Gate-gate

Yep, we’ve got a new one here. And it’s cooking nicely.

Any Brit reader can easily skip this post. You’ll already have chortled your way into asphyxia.

So, for you benighted foreigners, the story so far…

Actually, Mark Ferguson has already done the heavy lifting, at LabourList:

On Wednesday, Chief Whip Andrew Mitchell tried to leave Downing Street via the main gates on his bike. The police told him they wouldn’t open the main gates. Mitchell lost his temper quite spectacularly. According to The Sun, this is what he said:

“Open this gate, I’m the Chief Whip. I’m telling you — I’m the Chief Whip and I’m coming through these gates.”

What a charmer. When they still refused, Mitchell allegedly responded:

“Best you learn your f***ing place. You don’t run this f***ing government.
“You’re f***ing plebs.”

Mitchell is also believed to have attacked the police as “morons”.

Sure enough, the “apology” and bowdlerisation promptly followed:

Mitchell, a keen cyclist, denied using offensive language but admitted he had behaved badly after he was barred from leaving Downing Street via his usual route through the main gates.

In a statement he said: “On Wednesday night I attempted to leave Downing Street via the main gate, something I have been allowed to do many times before.

“I was told that I was not allowed to leave that way. While I do not accept that I used any of the words that have been reported, I accept I did not treat the police with the respect they deserve.

“I have seen the supervising sergeant and apologised, and will also apologise to the police officer involved.”

A No 10 source said that Cameron was aware of the incident but was satisfied with Mitchell’s apology.

“The prime minister believes the police should always be treated with respect,” the source said.

One couldn’t expect anything less from — just get this: a former UN peacekeeper.

So Dave’s happy. All ticketty-boo?

Well, it occurs to Malcolm that the main gate to Downing Street must be one of the most CCTV-infested parts of central London — itself not short of the odd camera or dozen. So, simple solution to find whoever is telling the truth — I do not accept that I used any of the words that have been reported —

Release the tapes!

After all, we wouldn’t want a lying copper — or a lying Cabinet Minister — to go unacknowledged, unpunished. Someone’s reputation, honour, even job, is at stake here; and there are several officers coming forward to say the Sun‘s asterisked version is nearer the truth than Mitchell’s mealy-mouthed recantation.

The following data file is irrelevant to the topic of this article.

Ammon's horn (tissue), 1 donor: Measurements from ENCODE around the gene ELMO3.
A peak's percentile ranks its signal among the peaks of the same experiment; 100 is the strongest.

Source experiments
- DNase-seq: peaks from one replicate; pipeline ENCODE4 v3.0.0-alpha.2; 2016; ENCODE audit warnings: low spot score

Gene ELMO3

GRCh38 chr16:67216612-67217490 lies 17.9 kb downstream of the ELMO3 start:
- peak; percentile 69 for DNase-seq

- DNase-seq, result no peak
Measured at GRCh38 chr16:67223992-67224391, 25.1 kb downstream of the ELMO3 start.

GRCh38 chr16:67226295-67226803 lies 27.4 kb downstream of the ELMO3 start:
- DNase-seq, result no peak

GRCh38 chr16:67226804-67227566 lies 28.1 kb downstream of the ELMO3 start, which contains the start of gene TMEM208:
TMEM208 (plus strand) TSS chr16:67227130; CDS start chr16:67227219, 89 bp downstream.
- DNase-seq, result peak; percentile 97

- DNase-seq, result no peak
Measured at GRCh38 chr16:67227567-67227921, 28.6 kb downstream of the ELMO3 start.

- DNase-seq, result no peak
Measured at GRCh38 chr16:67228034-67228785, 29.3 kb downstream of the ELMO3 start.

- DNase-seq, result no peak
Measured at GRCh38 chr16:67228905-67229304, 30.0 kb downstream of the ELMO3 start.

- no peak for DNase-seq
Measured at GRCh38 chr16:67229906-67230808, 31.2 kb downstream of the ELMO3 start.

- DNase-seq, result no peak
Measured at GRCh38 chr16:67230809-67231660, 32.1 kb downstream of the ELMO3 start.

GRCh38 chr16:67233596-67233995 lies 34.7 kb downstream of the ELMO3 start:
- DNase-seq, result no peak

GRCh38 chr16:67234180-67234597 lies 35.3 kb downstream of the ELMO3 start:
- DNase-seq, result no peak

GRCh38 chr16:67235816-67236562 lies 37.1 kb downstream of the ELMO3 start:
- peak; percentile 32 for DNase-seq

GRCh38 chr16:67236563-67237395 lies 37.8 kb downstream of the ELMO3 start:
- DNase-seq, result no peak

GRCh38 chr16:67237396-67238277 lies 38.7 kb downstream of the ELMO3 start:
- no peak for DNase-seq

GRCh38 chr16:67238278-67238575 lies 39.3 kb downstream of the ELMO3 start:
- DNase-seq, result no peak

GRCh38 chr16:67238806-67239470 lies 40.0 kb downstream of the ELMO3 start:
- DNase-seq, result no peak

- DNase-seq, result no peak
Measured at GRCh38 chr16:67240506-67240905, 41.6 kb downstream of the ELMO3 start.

All of that was on every front page, and deserved to be in this of all weeks. Penetrate a little bit further into the newsprint morass, and we find something like this:

The director of public prosecutions is to issue guidelines on when criminal charges should be brought against people posting abusive comments on social media networks.

Keir Starmer QC made the announcement on Thursday after revealing that a Welsh footballer who posted a homophobic message about the Olympic divers Tom Daley and Peter Waterfield on Twitter will not be prosecuted.

Starmer said he will launch a public consultation and issue guidelines on how to deal with the daily avalanche of hundreds of millions of comments – some abusive, some potentially criminal – posted on social media sites.

All fair and dandy. Throttle the oiks who abuse the privilege of the internet. Quite right, too.

But start at the top:

Conservative minister Andrew Mitchell has been urged to resign by Police Federation leaders over his outburst to an officer in Downing Street.

The body representing rank-and-file officers said Mr Mitchell’s alleged remarks were “outrageous”.

The Tory Chief Whip has denied claims he swore and called an officer a “pleb” but the officer has insisted reports of what happened are accurate.

Double standards

At the very least Mitchell has to stand accused of a public order offence. From what we know, the evidence is there.

Only his privileged position (and Dave’s support) is protecting him from following into the dock the rag-tag-and bobtail who will be picked up this same night, having drunk not wisely but too well.

Or, as Oscar pungently put the point into Algernon’s script:

Really, if the lower orders don’t set us a good example, what on earth is the use of them? They seem, as a class, to have absolutely no sense of moral responsibility.

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1 Comment

Filed under broken society, Conservative family values, crime, David Cameron, Guardian, LabourList, Oscar Wilde, policing, politics, social class, Tories., working class

One response to “Gate-gate

  1. Pingback: Honourable friends? | Malcolm Redfellow’s Home Service

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